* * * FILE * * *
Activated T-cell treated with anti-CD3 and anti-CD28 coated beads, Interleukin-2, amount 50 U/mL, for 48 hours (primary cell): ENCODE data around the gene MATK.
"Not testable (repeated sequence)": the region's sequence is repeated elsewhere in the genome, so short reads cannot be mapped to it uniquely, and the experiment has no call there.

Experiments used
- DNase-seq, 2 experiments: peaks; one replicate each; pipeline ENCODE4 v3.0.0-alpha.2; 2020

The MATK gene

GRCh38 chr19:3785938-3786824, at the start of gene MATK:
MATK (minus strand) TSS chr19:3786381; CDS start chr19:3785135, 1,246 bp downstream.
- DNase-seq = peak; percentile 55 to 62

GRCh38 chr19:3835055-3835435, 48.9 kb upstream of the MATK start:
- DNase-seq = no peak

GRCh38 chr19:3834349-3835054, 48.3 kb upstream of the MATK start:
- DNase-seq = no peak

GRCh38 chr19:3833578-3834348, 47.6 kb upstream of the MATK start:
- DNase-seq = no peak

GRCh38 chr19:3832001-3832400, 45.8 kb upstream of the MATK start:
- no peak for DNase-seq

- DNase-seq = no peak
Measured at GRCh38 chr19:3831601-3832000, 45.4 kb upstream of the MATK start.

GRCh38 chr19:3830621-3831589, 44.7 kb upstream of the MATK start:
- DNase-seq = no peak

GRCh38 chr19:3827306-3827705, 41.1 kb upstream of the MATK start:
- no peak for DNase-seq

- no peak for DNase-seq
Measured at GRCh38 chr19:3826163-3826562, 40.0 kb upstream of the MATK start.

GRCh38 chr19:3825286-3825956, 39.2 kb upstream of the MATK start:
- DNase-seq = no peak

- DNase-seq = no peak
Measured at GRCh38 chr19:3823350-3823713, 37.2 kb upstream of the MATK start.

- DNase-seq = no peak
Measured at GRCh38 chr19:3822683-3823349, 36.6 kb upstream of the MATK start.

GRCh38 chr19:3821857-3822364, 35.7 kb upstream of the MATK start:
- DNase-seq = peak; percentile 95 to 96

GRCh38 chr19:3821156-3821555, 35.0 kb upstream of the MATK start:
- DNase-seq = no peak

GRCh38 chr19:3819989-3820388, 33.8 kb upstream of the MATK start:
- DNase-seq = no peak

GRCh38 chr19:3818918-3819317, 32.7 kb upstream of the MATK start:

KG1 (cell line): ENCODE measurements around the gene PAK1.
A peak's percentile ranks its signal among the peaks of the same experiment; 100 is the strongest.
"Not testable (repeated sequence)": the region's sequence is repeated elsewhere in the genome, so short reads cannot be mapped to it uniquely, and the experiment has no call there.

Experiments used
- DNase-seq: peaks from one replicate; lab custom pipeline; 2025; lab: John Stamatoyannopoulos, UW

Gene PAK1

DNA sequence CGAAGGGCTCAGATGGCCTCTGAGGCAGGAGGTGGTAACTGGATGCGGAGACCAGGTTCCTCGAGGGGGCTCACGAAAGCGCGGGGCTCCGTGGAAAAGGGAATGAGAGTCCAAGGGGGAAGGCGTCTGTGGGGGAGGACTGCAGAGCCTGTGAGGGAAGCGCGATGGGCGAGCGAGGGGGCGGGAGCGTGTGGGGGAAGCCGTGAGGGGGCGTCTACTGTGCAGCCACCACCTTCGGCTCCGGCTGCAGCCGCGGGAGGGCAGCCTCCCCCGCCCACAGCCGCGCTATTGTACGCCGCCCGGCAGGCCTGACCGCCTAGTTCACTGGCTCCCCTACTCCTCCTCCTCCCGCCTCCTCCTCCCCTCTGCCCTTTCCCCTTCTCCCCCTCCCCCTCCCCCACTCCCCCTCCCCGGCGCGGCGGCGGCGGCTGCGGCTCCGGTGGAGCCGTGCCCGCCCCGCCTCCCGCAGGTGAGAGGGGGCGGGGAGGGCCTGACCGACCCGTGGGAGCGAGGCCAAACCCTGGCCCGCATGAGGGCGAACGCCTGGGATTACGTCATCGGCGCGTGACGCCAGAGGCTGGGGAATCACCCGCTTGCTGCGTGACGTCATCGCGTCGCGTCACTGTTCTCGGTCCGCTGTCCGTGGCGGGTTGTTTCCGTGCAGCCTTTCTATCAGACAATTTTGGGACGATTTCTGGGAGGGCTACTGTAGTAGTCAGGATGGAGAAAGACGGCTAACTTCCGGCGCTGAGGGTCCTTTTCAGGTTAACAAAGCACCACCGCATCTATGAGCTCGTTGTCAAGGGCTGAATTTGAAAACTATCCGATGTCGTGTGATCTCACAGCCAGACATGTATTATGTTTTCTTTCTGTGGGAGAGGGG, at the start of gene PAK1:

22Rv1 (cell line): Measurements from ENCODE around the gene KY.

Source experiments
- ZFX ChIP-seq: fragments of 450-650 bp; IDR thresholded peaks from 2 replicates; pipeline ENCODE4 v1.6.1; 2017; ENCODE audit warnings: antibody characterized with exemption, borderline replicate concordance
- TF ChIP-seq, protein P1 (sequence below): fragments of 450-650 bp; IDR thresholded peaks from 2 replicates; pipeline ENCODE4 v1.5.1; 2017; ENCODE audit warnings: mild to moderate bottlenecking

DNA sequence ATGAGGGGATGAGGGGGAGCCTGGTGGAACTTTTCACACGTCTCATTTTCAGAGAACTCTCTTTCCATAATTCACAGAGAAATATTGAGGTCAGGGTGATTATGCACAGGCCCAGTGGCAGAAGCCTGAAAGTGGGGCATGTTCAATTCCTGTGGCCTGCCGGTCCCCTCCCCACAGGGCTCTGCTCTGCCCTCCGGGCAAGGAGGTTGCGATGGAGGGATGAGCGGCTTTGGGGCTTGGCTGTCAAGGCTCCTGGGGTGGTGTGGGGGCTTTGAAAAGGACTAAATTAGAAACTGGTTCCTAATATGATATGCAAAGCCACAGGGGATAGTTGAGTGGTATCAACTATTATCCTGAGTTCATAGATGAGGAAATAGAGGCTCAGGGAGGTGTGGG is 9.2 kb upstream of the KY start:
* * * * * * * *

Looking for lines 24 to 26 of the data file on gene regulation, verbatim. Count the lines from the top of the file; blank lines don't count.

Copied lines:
Measured at GRCh38 chr19:3826163-3826562, 40.0 kb upstream of the MATK start.

GRCh38 chr19:3825286-3825956, 39.2 kb upstream of the MATK start:
- DNase-seq = no peak